• in toothpaste
  • in some medicines
  • as a therapeutic for individuals with diabetes (it lowers blood sugar)
  • as a laxative (it swells in the intestine, which is why many individuals experience gas and bloating after eating xanthan gum)
  • as a saliva substitute for individuals who do not produce enough saliva naturally

So there you have it, a bit of information about another food additive that has quietly slipped into our food supply, perhaps in too great a quantity.

Now it’s up to you to decide if it makes its way into YOUR world… What do you say? Leave a comment below to let me know.

Be sure to read more informative articles like this in the Articles section, and enjoy my gum-free recipes in the Recipe Index. And for a 360-view of gluten-free living and how to transform your health like I did, check out my book, The Gluten-Free Solution: Your Ultimate Guide to Positive Gluten-Free Living.

To your best health,


Gluten Free Gigi

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As someone with celiac disease and multiple food allergies, Gigi understands how food can harm or heal. Fully restoring her own health with diet alone after a 25-year health struggle, Gigi now uses her own experiences and the skills she gained as a former neuroscience researcher to share practical, easy-to-understand strategies, science-backed nutrition information, immediately useful tips and recipes to make gluten-free living liberating and positive for everyone!
  • Ashley

    Thank you so much for this!! My 6yo is allergic to wheat and as of the past 2 weeks I’d introduced gf Bisquick which has xanthan gum in it and shes been outrageous. I’m not sure where Betty Crocker/GM get their xanthan gum but I wrote to them to see if it’s made with wheat or something else. I spoke to them earlier this year and they told me it was NOT made with corn. Hmm.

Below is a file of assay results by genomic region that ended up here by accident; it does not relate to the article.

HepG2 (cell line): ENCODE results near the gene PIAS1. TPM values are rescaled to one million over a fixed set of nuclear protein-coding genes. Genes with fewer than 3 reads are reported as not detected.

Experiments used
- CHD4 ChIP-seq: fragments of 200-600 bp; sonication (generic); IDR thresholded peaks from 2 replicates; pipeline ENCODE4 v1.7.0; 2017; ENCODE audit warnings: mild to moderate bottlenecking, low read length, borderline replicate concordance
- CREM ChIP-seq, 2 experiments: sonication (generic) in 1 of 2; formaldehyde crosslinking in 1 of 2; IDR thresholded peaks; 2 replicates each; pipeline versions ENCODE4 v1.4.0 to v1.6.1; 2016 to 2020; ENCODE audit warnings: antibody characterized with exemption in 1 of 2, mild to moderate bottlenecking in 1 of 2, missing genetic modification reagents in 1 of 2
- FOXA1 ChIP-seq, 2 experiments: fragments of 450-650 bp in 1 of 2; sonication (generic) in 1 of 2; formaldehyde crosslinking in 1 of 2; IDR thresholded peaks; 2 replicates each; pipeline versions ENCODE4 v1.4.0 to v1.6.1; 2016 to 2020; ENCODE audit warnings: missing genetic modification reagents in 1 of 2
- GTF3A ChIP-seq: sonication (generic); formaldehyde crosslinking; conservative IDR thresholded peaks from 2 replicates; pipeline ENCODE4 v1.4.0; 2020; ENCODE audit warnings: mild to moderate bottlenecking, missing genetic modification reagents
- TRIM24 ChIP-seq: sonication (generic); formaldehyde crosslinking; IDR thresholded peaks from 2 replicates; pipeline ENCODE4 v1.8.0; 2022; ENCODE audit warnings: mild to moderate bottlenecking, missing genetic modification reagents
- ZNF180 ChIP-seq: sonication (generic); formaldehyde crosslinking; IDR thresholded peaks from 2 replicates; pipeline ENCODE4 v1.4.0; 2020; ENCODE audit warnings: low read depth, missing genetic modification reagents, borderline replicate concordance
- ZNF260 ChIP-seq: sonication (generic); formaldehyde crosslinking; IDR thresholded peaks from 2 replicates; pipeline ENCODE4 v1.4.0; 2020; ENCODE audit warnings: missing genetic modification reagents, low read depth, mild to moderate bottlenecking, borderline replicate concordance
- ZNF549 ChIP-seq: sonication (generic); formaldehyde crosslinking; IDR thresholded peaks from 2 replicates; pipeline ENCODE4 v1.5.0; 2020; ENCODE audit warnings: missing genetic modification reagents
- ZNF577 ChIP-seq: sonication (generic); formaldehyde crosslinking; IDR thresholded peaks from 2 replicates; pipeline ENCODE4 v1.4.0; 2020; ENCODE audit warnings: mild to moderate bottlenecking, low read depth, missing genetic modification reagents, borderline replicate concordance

I shared this with my gluten free/wheat free friends.

    • http://www.glutenfreegigi.com Gluten Free Gigi

      Hi, Ashley.

      You are very welcome! :)

      Great move writing to learn the source of Betty C’s xanthan gum. That’s what we must do with every producer. It may be a soy or wheat starch based gum… when you find out, I’d love to hear their response!

      Thank you, also, for sharing the article with others.
      I appreciate that so much!!

      Gigi ;)

  • Caralyn

    very interesting! i do use xantham gum when cooking certain things, like bread…but i’ll have to rethink that now! thanks!

    • http://www.glutenfreegigi.com Gluten Free Gigi


      You’re most welcome! :)

      And yes, it is definitely food for thought, isn’t it?

      Gigi ;)

  • Jill

    Thank you for this post. I’ve trying to find out as much information regarding xanthum gum and digestion as possible, and there is very little information. I wonder to what extent proliferation of gluten-free products is tied to the use of xanthum gum–it seems that any manufacturer, from General Mills to a local bakery–to create a line of edible gluten-free products with relative ease with the addition of xanthum gum. I wonder if we (gluten free people) are over-consuming this and other gums in our diet in an effort to mimic a “normal” diet (breads, pizzas, etc) rather than creating new diets without these things. From what I’ve been readings, a lot of the added ingredients necessary to mass produce gluten-free breads and baked goods are used as laxatives and in “colon cleanses,” which is exactly what we don’t need! I, personally, will be eliminating all these products and their added gums.